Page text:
Environmental Group

February 4, 2009

(San Francisco - February 04, 2009) The U.S. Green Building Council (USGBC) has awarded Environmental Defense Fund its Leadership in Energy and Environmental Design (LEED) Gold certification for renovation of its leased 14,336 square-foot office in downtown San Francisco. The council has given this certification out to less than a dozen commercial interior office spaces in the city. 

LEED is a nationally accepted benchmark for the design, construction and operation of high performance green buildings. The USGBC rates a building in five key areas: sustainable site development; water savings; energy efficiency; materials selection; and indoor environmental quality.
“Green buildings are an important piece of the climate stabilization puzzle,” said David Festa, vice president of Environmental Defense Fund’s West Coast offices. “We are all in the global warming fight together and Environmental Defense Fund is walking the talk by creating an office that is good for employees and the planet.”
Environmental Defense Fund – working with Pollack Architecture, GCI and the Staubach Company – achieved the gold rating by designing a leased office space with the following features:
  • Recycling 90 percent of the facility’s generated waste (on an on-going basis);
  • Reducing energy use and lighting costs by utilizing natural light throughout the space;
  • Encouraging and enabling use of public transportation and mass transit options and providing facilities for bike storage and showering;
  • Achieving high indoor air quality ratings during and after construction;
  • Diverting more than 80 percent of on-site generated construction waste from landfills by sorting waste for reuse or recycling;
  • Using recycled and regional content for materials, including recycled sheet rock, carpet and ceiling tiles;
  • Using rapidly renewable materials and wood harvested from certified forests;
  • Using 90 percent ENERGY STAR-rated appliances; and
  • Purchasing renewable energy credits for green power to account for its electricity use.
The build out of the San Francisco office came in within four percent of typical construction costs, demonstrating that sustainable renovations can be economical and cost competitive.
“We view our new San Francisco office as an opportunity to lead by example using LEED standards,” said Peter Accinno, chief financial officer for Environmental Defense Fund.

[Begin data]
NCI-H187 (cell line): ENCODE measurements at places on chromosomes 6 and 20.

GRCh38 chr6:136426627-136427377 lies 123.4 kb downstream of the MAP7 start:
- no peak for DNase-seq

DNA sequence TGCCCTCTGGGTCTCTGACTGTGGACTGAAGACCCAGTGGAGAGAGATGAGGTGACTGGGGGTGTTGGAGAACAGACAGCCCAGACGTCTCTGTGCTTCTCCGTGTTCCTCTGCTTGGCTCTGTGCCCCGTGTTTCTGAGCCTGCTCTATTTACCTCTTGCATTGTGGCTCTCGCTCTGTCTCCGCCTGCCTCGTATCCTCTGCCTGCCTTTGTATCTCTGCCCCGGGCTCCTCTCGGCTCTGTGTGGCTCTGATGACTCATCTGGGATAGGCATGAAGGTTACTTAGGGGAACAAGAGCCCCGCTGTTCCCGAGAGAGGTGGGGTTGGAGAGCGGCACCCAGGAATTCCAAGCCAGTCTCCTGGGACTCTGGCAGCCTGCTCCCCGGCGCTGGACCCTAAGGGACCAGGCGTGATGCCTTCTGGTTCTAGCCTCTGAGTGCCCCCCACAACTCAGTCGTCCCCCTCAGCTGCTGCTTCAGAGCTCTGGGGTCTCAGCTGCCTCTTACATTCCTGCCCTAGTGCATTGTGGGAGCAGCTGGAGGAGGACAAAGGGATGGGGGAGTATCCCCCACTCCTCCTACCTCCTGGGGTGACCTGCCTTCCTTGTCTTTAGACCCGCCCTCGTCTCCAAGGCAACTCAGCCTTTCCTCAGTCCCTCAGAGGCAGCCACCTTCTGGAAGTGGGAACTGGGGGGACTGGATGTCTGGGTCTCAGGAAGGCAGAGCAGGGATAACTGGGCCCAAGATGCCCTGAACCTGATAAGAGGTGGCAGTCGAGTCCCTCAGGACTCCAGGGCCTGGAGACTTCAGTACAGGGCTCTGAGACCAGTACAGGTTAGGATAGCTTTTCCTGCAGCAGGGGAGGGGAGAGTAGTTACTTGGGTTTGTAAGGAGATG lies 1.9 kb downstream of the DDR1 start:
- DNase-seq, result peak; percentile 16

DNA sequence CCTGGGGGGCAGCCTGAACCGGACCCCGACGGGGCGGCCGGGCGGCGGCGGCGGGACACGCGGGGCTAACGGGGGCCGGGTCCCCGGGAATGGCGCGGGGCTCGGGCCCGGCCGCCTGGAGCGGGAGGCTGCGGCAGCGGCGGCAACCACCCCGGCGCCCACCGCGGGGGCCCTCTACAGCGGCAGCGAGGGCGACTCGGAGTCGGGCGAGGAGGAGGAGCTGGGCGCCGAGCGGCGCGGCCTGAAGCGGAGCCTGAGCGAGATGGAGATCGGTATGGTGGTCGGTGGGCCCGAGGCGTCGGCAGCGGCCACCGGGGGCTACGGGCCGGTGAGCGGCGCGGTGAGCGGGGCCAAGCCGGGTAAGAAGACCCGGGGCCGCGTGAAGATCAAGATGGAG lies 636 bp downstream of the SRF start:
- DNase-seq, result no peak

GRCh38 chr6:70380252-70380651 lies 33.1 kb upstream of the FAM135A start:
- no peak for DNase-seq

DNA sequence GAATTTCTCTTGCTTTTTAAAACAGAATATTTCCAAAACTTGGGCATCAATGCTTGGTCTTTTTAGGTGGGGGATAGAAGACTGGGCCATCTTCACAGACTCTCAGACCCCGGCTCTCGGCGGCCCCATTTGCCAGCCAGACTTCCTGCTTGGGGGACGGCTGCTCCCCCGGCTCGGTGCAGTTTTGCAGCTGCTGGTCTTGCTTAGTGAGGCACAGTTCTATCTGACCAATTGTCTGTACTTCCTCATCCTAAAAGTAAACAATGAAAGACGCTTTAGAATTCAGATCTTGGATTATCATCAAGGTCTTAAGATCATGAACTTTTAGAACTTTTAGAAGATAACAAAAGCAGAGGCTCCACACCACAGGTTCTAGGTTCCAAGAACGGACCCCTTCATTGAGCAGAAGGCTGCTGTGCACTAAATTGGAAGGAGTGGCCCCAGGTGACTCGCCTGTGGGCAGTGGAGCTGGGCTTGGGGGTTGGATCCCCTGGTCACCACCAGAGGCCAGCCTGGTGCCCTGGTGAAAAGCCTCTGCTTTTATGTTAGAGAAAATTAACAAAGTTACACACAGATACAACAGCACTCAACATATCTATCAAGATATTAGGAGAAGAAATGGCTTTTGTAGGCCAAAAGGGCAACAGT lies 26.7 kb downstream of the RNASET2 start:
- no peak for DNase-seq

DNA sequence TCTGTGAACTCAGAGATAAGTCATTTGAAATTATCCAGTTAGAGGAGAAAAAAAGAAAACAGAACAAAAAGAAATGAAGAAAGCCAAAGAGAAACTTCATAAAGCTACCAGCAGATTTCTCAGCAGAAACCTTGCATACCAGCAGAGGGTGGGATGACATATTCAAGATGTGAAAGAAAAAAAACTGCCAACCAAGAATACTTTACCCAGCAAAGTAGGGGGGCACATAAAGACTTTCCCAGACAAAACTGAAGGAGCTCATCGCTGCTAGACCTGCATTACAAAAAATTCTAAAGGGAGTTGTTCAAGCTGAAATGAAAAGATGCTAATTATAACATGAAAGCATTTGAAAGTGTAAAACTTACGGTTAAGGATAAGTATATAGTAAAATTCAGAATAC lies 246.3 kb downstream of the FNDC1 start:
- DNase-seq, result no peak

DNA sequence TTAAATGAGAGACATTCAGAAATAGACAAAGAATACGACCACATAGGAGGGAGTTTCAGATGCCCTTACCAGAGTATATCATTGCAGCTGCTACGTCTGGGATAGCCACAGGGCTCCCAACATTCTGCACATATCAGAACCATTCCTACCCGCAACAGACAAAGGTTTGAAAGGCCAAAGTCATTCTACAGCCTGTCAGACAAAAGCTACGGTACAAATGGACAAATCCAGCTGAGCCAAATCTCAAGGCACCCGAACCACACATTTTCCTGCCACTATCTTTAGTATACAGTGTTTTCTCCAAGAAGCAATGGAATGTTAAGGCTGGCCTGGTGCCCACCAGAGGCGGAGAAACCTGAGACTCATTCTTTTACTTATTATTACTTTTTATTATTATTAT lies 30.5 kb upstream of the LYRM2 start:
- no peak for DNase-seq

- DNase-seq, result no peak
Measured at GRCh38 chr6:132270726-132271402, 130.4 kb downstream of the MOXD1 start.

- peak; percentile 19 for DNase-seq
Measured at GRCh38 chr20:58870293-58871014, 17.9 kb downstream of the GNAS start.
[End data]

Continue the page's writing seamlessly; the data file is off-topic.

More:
Building construction, demolition and operations consume up to 40 percent of the earth’s energy and other natural resources, according to the Worldwatch Institute. Energy efficient buildings will play a key role helping cities, states and countries achieve energy and emission reduction goals. In 2007, San Francisco Mayor Gavin Newsom established a Green Building Task Force as part of his Clean and Green Initiative and Climate Action Plan. In 2006, Governor Arnold Schwarzenegger signed into law the Global Warming Solutions Act (AB 32) that calls for reducing California’s global warming emissions by 30 percent by 2020.
Green building incentives are being considered as part of the federal economic stimulus package that is now making its way through Congress. Green building is considered a vital new source of needed jobs. By 2013, the green building sector is likely to become a $96-140 billion market, an increase from today’s market valued between $36-49 billion, according to USGBC. The council also estimates that it accounts for 10-12 percent of today’s commercial and institutional market and McGraw-Hill predicts that new commercial and institutional construction starts will account for up to 25 percent of market activity by 2013.
Environmental Defense Fund offers tours of its San Francisco facility to encourage more green building. Since 1999, the organization has used sustainable construction standards in building out its offices. Its Washington, DC office, for example, was awarded a LEED-CI Silver certification in 2001, and its New York headquarters facility was built in 2000 by pioneering architectural firm Croxton Collaborative before LEED certification for commercial interiors existed.
Environmental Defense Fund worked with Pollack Architecture, GCI and the Staubach Company, now known as Jones Lang LaSalle, on the design and renovation of its office. Teknion and SideMark provided design and furnishing services for the office. Pollack Architecture is a San Francisco-based architectural firm that specializes in sustainable interior design. GCI is a San Francisco-based commercial contracting firm that specializes in commercial interiors, corporate facility and building renovation projects in Northern California. Jones Lang LaSalle is a market-leading global real estate advisory firm that delivers cost-effective solutions for office, industrial and retail clients. Teknion is a leading international designer, manufacturer and marketer of office systems and related office furniture products. SideMark provides office furnishings services for commercial and institutional clients.